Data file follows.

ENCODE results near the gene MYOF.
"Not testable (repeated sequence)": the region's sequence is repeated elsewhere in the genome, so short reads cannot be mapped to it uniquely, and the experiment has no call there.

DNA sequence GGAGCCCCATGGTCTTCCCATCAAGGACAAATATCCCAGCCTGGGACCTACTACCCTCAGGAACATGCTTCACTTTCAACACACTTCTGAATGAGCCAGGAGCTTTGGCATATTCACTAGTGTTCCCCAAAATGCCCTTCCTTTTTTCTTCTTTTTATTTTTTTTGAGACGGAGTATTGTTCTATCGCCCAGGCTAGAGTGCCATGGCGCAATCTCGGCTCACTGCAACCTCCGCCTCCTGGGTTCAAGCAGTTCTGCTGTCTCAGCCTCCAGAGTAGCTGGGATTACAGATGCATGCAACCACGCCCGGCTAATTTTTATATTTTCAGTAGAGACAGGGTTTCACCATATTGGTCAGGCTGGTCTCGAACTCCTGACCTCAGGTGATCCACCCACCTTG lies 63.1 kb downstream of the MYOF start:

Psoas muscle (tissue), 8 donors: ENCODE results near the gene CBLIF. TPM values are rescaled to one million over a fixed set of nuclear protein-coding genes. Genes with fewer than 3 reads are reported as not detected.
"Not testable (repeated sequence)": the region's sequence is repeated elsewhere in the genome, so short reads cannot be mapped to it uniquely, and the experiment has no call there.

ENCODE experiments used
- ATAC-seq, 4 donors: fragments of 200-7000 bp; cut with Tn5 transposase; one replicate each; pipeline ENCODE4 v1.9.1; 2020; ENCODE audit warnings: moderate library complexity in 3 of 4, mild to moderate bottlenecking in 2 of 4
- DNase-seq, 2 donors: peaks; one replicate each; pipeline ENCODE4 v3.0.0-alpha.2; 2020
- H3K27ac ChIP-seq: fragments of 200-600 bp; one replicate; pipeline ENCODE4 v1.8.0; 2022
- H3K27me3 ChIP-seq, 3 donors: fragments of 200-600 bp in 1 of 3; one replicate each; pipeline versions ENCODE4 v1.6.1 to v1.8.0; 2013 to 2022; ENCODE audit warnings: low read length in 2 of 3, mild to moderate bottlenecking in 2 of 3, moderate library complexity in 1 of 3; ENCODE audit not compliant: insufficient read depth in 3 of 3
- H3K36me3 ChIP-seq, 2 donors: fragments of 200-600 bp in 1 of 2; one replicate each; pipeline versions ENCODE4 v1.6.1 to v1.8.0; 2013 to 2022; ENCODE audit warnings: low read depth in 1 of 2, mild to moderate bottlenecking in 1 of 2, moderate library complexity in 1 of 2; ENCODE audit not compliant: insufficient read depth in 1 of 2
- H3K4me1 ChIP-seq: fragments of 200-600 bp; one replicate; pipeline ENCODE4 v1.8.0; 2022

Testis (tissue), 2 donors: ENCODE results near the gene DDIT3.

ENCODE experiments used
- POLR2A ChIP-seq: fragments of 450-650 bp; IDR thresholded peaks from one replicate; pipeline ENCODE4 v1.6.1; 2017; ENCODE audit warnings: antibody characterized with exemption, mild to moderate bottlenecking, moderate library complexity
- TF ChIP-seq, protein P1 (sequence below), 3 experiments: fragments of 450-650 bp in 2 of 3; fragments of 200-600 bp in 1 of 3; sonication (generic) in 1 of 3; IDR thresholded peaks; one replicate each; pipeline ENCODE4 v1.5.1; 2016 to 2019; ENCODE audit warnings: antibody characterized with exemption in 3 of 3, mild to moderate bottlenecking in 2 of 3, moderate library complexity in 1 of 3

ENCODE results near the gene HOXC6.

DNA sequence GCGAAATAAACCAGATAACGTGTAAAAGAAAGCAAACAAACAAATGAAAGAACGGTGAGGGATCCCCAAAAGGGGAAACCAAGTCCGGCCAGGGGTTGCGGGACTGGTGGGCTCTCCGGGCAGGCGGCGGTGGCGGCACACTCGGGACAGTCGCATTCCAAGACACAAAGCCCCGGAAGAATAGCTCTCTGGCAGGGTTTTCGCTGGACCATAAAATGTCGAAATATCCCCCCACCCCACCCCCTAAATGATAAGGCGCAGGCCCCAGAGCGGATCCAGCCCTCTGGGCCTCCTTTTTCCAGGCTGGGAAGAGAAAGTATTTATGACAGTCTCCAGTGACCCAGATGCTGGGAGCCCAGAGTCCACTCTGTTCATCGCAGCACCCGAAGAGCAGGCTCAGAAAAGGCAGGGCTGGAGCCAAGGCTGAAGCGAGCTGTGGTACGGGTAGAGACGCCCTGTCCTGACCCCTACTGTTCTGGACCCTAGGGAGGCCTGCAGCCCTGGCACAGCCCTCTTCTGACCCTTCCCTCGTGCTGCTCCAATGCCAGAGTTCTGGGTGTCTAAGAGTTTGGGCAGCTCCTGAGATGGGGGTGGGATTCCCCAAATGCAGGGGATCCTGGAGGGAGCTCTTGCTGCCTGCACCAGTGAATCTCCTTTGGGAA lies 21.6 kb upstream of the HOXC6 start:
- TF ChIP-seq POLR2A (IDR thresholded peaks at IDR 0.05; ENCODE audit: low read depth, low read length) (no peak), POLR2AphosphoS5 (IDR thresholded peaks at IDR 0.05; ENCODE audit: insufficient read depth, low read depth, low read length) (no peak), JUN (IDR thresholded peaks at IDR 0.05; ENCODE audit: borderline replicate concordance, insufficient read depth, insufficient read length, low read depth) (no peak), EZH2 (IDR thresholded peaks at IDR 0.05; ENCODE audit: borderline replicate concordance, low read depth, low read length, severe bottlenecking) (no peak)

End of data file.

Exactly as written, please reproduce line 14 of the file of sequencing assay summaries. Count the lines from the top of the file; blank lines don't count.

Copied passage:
ENCODE experiments used